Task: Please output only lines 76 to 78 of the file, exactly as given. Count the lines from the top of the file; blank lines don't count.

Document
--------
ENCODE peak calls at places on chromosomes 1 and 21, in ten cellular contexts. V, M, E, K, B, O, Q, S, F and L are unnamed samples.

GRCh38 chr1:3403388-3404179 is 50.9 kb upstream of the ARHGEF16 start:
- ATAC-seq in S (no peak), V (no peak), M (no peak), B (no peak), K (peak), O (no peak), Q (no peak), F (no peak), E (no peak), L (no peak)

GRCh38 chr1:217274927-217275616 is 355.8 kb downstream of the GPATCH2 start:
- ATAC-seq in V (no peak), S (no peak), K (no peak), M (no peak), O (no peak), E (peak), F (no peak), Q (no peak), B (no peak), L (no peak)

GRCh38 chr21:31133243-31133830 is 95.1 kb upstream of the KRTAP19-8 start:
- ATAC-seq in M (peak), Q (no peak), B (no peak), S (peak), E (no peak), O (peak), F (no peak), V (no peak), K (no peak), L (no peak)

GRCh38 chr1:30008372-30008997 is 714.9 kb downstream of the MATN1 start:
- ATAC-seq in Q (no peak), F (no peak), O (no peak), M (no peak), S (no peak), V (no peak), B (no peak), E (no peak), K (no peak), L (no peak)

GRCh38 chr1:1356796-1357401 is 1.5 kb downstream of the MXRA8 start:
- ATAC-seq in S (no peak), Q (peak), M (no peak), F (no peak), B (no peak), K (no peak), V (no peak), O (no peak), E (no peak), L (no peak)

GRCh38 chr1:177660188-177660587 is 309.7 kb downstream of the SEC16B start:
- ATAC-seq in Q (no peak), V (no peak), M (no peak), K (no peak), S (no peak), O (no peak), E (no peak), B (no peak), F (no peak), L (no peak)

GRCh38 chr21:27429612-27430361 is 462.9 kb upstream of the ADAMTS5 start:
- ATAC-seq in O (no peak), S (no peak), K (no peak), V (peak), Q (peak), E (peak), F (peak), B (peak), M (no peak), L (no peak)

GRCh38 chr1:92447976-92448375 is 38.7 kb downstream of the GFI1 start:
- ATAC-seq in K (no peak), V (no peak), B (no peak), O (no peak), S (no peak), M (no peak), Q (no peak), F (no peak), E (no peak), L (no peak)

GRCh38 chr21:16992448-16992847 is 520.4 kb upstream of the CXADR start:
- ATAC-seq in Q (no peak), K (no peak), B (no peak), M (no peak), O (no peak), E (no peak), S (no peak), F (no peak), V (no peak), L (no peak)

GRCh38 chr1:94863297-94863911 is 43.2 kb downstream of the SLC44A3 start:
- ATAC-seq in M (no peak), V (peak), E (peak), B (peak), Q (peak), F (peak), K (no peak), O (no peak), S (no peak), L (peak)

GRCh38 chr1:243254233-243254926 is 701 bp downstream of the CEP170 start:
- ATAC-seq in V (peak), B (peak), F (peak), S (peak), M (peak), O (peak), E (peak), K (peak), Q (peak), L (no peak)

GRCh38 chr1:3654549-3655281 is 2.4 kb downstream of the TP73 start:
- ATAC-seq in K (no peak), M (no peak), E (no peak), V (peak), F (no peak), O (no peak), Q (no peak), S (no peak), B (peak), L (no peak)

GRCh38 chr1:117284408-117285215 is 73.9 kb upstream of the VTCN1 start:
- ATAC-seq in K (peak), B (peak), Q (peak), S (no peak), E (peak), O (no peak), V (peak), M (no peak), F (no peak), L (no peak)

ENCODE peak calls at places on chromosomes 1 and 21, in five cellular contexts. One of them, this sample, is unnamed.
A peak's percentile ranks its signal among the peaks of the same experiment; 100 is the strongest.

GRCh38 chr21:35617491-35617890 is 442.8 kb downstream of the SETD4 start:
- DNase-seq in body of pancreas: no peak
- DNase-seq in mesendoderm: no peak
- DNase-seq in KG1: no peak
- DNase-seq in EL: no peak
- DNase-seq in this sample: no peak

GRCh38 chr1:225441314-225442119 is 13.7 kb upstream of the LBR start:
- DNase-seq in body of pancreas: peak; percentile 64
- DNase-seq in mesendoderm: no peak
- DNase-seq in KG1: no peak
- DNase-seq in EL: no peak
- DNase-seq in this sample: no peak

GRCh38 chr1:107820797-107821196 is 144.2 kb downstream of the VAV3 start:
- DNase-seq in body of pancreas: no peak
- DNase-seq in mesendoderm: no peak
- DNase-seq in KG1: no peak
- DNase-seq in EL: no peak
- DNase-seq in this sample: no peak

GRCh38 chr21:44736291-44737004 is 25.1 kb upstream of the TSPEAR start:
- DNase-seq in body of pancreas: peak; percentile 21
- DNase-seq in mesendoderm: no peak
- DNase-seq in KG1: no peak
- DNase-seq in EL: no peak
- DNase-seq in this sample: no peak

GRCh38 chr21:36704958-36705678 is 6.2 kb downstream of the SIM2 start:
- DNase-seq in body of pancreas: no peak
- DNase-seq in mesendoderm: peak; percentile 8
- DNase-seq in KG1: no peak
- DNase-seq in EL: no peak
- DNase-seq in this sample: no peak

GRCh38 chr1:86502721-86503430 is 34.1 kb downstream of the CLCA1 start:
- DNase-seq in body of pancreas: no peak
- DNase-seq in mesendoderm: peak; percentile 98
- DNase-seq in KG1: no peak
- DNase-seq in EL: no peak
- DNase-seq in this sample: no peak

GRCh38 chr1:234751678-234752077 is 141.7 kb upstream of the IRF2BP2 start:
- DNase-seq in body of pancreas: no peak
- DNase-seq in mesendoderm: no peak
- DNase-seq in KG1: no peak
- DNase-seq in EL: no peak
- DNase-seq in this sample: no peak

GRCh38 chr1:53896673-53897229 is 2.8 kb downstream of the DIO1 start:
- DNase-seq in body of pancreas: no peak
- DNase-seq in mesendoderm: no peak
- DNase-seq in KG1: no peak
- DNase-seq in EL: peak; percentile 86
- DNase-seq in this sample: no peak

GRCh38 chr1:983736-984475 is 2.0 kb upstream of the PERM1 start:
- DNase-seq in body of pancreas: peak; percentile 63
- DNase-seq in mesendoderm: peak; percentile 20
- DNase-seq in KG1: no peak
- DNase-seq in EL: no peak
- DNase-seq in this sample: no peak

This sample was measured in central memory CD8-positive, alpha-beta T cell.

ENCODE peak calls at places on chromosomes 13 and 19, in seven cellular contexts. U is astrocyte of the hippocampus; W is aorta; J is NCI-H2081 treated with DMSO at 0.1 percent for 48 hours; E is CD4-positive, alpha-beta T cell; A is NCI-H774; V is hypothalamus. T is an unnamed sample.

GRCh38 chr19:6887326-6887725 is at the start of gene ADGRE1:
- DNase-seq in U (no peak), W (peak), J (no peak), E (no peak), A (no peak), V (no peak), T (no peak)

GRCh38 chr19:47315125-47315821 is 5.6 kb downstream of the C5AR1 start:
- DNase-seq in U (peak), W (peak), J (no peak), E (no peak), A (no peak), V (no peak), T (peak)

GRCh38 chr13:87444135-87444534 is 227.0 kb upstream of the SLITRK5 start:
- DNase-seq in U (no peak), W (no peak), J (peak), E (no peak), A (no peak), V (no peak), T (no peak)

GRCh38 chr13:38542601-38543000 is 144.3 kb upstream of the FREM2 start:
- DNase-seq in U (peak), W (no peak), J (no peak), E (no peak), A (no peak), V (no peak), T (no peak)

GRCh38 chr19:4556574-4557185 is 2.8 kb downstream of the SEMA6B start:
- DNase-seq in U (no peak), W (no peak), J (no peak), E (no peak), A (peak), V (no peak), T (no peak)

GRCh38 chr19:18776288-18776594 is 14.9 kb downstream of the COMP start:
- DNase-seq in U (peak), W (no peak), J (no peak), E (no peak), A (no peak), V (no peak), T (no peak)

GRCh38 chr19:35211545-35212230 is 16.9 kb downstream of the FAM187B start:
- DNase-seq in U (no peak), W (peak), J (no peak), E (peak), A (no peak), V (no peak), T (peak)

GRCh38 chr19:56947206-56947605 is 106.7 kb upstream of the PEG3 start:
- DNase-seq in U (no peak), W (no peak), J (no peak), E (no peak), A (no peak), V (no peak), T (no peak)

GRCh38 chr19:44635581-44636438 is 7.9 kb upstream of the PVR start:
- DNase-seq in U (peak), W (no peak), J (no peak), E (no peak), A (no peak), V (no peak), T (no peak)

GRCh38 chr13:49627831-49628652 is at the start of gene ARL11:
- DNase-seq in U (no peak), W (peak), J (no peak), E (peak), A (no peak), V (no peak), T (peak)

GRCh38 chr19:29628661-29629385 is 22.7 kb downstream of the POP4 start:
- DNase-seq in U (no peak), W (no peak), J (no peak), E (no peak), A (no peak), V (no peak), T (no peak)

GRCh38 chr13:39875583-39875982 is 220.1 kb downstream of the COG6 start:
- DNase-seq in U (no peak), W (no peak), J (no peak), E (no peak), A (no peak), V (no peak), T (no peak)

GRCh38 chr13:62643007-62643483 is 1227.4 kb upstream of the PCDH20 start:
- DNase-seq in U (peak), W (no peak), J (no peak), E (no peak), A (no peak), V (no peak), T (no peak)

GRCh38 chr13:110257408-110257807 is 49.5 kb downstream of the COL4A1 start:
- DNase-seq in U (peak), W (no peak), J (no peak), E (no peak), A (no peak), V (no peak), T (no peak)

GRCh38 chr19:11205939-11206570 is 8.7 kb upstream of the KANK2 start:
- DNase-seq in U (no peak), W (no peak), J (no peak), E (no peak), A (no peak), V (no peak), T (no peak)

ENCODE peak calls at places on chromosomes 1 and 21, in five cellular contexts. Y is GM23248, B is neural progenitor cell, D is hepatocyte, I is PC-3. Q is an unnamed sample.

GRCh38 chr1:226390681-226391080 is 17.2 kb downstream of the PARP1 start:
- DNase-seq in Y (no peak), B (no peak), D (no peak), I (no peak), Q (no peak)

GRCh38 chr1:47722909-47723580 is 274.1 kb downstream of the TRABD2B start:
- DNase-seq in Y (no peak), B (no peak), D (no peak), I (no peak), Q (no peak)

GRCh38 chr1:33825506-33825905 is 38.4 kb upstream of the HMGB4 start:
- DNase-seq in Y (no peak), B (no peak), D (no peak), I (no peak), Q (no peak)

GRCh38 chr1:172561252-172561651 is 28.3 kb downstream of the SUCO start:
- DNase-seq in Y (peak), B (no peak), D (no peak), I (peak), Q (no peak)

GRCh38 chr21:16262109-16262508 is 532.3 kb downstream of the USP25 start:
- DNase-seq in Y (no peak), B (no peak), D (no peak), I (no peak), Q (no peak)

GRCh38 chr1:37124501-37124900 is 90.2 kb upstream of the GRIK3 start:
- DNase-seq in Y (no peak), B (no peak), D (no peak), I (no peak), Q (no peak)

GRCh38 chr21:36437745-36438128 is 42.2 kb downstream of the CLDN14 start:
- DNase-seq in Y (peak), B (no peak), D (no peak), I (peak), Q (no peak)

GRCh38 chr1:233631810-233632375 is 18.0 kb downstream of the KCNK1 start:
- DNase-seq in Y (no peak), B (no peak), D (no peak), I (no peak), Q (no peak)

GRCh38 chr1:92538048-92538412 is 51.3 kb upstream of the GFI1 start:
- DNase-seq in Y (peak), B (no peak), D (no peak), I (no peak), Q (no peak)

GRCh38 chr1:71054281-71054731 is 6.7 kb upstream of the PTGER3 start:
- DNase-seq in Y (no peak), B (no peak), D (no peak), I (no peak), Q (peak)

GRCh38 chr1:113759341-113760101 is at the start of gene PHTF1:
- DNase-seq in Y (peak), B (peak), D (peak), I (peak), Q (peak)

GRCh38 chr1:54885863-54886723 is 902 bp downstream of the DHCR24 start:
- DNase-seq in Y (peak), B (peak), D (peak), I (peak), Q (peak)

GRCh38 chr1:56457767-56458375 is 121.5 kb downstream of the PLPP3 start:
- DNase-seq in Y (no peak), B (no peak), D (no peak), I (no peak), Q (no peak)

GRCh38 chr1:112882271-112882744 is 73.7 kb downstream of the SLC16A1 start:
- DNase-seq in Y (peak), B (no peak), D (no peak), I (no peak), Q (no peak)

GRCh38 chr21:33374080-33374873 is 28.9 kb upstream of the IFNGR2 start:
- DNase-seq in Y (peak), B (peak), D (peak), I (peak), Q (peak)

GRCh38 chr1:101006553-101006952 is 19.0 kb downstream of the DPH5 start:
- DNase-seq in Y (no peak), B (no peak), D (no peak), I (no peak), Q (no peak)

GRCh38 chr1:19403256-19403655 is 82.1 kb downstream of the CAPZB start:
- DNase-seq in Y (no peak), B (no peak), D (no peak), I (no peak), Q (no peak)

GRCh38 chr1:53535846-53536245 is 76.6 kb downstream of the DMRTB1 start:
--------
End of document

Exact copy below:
- DNase-seq in EL: peak; percentile 86
- DNase-seq in this sample: no peak

GRCh38 chr1:983736-984475 is 2.0 kb upstream of the PERM1 start: